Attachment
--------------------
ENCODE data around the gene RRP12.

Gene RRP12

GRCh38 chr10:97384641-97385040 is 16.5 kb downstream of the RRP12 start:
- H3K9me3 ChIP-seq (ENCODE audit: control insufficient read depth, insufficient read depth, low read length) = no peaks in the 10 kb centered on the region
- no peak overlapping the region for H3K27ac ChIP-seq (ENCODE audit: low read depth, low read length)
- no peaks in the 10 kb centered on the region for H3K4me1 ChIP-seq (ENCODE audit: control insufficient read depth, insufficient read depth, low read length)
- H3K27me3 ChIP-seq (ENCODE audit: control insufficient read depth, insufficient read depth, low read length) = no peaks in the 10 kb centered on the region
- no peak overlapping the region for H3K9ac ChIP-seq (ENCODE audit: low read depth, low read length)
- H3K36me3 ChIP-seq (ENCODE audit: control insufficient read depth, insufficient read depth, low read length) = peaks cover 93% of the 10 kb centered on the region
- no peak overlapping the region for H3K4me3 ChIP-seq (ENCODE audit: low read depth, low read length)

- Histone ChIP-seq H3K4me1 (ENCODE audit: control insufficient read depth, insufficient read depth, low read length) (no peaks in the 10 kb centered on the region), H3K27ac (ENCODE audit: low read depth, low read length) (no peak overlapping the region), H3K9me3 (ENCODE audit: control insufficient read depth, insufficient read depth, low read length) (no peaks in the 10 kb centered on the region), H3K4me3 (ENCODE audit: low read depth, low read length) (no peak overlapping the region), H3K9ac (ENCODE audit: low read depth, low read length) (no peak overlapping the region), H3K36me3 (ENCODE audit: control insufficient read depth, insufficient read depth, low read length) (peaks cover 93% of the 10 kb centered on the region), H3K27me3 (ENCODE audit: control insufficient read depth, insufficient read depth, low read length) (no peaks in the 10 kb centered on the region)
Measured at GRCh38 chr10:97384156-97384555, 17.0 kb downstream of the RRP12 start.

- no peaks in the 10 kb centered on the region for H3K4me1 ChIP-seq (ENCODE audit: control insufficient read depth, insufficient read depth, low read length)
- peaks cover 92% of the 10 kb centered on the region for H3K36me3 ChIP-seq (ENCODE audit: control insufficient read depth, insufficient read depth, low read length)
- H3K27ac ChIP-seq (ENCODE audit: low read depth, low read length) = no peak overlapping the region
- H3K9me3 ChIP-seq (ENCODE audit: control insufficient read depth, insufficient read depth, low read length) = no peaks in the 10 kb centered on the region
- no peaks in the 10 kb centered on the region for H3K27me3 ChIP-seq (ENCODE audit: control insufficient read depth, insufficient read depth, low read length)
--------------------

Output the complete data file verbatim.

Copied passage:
ENCODE data around the gene RRP12.

Gene RRP12

GRCh38 chr10:97384641-97385040 is 16.5 kb downstream of the RRP12 start:
- H3K9me3 ChIP-seq (ENCODE audit: control insufficient read depth, insufficient read depth, low read length) = no peaks in the 10 kb centered on the region
- no peak overlapping the region for H3K27ac ChIP-seq (ENCODE audit: low read depth, low read length)
- no peaks in the 10 kb centered on the region for H3K4me1 ChIP-seq (ENCODE audit: control insufficient read depth, insufficient read depth, low read length)
- H3K27me3 ChIP-seq (ENCODE audit: control insufficient read depth, insufficient read depth, low read length) = no peaks in the 10 kb centered on the region
- no peak overlapping the region for H3K9ac ChIP-seq (ENCODE audit: low read depth, low read length)
- H3K36me3 ChIP-seq (ENCODE audit: control insufficient read depth, insufficient read depth, low read length) = peaks cover 93% of the 10 kb centered on the region
- no peak overlapping the region for H3K4me3 ChIP-seq (ENCODE audit: low read depth, low read length)

- Histone ChIP-seq H3K4me1 (ENCODE audit: control insufficient read depth, insufficient read depth, low read length) (no peaks in the 10 kb centered on the region), H3K27ac (ENCODE audit: low read depth, low read length) (no peak overlapping the region), H3K9me3 (ENCODE audit: control insufficient read depth, insufficient read depth, low read length) (no peaks in the 10 kb centered on the region), H3K4me3 (ENCODE audit: low read depth, low read length) (no peak overlapping the region), H3K9ac (ENCODE audit: low read depth, low read length) (no peak overlapping the region), H3K36me3 (ENCODE audit: control insufficient read depth, insufficient read depth, low read length) (peaks cover 93% of the 10 kb centered on the region), H3K27me3 (ENCODE audit: control insufficient read depth, insufficient read depth, low read length) (no peaks in the 10 kb centered on the region)
Measured at GRCh38 chr10:97384156-97384555, 17.0 kb downstream of the RRP12 start.

- no peaks in the 10 kb centered on the region for H3K4me1 ChIP-seq (ENCODE audit: control insufficient read depth, insufficient read depth, low read length)
- peaks cover 92% of the 10 kb centered on the region for H3K36me3 ChIP-seq (ENCODE audit: control insufficient read depth, insufficient read depth, low read length)
- H3K27ac ChIP-seq (ENCODE audit: low read depth, low read length) = no peak overlapping the region
- H3K9me3 ChIP-seq (ENCODE audit: control insufficient read depth, insufficient read depth, low read length) = no peaks in the 10 kb centered on the region
- no peaks in the 10 kb centered on the region for H3K27me3 ChIP-seq (ENCODE audit: control insufficient read depth, insufficient read depth, low read length)